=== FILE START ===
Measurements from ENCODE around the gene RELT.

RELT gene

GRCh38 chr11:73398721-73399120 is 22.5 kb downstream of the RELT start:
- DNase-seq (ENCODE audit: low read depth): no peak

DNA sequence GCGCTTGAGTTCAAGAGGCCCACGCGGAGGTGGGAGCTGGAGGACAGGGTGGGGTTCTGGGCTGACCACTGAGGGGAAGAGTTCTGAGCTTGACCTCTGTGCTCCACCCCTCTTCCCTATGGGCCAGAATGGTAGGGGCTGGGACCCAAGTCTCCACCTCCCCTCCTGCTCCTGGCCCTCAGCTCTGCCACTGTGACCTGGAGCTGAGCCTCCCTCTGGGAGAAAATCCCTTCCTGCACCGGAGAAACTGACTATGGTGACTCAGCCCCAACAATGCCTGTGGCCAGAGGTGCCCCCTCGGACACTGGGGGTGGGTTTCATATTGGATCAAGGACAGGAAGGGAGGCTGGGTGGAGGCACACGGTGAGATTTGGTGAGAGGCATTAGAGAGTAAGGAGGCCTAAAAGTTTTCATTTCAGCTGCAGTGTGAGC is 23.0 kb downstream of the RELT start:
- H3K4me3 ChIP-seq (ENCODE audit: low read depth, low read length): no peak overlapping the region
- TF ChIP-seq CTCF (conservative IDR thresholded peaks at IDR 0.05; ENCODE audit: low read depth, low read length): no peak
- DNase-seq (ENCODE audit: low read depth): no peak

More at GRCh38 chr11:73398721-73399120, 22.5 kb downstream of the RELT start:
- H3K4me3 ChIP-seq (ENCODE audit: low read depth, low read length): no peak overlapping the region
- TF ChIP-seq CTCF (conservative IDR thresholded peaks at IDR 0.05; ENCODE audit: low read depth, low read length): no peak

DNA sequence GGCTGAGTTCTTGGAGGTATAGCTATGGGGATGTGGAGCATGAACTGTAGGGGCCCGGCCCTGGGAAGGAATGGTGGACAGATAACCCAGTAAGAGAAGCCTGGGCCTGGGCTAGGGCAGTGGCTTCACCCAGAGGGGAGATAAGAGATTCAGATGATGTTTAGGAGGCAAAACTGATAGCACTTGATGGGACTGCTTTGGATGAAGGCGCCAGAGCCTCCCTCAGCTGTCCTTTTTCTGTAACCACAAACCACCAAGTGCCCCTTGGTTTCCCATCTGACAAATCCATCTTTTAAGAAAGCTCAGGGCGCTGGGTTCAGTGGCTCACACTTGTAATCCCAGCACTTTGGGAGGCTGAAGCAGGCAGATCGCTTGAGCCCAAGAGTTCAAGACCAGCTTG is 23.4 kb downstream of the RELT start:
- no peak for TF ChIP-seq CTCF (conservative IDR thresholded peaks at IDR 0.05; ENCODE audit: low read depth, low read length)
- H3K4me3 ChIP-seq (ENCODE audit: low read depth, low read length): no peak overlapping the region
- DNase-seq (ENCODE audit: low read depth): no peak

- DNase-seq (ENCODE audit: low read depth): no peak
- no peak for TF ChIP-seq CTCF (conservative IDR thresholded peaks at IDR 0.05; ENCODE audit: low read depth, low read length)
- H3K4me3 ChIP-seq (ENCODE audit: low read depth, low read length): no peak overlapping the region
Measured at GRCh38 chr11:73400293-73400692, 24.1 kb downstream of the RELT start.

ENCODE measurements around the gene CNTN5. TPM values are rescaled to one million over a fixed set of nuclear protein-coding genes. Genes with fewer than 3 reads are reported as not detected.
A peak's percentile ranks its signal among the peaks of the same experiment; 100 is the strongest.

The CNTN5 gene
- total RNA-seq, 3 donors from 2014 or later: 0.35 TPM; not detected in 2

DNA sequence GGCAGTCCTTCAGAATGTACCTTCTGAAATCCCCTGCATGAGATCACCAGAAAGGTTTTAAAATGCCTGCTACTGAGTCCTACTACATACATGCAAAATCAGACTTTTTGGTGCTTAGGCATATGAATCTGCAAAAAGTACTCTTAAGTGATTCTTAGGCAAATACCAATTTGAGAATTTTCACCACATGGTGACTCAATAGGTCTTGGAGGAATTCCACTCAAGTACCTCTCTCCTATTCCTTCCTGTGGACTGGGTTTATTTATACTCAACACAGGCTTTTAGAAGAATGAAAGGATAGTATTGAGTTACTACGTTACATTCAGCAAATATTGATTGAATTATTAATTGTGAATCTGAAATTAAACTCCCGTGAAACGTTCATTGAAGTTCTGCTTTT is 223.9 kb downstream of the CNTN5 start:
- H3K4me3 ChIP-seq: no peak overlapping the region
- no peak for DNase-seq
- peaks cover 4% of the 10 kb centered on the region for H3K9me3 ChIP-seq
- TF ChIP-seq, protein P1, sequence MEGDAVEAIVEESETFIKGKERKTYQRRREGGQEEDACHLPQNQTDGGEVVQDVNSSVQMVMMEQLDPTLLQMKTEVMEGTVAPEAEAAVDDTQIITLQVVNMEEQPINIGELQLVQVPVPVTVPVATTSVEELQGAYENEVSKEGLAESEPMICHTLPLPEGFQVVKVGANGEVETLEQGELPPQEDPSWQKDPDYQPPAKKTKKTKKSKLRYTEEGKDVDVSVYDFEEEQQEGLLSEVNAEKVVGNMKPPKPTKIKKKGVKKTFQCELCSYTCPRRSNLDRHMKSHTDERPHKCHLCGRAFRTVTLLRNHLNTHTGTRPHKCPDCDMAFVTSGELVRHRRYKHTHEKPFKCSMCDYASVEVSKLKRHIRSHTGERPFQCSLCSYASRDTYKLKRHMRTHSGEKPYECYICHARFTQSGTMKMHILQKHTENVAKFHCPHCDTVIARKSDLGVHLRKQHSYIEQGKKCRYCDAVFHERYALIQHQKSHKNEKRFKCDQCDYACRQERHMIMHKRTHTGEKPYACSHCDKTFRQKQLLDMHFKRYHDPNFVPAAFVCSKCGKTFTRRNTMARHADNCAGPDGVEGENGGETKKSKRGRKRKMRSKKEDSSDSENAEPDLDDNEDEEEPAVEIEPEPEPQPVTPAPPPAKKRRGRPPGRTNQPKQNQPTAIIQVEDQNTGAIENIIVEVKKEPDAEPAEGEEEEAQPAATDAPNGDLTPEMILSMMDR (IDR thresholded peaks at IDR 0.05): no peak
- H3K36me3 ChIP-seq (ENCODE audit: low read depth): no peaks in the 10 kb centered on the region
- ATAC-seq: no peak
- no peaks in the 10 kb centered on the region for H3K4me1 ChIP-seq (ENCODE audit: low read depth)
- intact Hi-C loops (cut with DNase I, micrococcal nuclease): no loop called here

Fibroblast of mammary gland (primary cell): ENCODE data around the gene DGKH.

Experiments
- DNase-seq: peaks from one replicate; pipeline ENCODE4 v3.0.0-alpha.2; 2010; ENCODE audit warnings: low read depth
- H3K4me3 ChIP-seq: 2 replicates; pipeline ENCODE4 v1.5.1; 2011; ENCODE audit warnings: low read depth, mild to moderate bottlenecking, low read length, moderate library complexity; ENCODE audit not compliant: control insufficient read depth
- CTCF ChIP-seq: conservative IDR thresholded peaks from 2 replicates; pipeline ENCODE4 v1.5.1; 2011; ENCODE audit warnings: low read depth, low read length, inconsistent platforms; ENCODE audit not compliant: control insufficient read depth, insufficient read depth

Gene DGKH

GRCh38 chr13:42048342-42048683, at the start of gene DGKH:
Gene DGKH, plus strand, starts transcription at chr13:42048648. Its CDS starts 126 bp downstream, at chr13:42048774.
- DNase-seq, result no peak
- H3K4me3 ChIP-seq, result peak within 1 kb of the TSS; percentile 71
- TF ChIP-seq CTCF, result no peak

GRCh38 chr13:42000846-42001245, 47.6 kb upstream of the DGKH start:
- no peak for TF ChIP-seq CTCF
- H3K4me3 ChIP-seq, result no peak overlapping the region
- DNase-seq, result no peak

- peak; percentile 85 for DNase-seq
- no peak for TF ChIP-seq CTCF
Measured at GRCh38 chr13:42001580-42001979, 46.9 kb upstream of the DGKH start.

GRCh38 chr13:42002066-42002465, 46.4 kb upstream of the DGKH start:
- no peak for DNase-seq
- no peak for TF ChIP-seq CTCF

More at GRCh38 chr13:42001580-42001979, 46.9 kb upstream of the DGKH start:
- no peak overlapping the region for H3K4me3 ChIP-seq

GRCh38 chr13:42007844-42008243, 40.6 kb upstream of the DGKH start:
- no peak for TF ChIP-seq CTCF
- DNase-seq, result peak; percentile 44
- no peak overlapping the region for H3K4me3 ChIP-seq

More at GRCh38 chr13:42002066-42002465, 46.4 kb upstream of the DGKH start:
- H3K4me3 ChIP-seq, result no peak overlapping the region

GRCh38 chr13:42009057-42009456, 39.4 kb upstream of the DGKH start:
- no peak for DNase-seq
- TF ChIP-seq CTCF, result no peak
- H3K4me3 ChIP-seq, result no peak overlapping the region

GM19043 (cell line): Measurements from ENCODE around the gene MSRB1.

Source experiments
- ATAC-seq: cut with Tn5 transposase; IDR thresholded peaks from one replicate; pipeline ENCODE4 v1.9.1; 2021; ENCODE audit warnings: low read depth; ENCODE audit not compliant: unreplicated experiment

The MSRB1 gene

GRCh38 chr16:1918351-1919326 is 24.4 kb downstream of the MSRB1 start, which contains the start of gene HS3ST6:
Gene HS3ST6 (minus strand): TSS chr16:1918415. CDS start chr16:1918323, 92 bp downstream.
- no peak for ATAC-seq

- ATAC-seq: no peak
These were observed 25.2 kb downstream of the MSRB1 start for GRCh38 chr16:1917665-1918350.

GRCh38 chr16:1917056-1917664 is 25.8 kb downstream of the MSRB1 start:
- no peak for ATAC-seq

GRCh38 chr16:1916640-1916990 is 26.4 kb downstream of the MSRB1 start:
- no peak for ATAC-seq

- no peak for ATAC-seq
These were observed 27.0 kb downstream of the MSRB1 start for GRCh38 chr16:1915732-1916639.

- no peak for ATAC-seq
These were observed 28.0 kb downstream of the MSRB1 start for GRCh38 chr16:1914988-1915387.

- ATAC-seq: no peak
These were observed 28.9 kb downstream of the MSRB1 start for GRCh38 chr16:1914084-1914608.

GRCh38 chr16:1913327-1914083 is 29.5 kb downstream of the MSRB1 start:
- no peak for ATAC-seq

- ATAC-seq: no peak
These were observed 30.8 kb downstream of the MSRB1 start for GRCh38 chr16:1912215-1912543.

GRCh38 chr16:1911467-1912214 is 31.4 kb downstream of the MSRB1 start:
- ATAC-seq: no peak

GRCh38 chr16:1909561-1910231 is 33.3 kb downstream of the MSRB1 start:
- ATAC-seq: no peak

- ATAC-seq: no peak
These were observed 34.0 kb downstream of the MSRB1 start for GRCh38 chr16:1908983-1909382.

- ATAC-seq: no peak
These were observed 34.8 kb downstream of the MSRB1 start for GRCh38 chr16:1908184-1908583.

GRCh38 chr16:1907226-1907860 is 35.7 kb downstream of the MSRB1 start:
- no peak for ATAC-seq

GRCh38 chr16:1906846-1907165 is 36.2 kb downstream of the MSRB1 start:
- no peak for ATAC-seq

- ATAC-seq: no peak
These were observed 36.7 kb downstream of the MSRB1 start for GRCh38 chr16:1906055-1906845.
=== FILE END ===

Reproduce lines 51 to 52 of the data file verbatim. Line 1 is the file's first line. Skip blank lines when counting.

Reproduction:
GRCh38 chr13:42002066-42002465, 46.4 kb upstream of the DGKH start:
- no peak for DNase-seq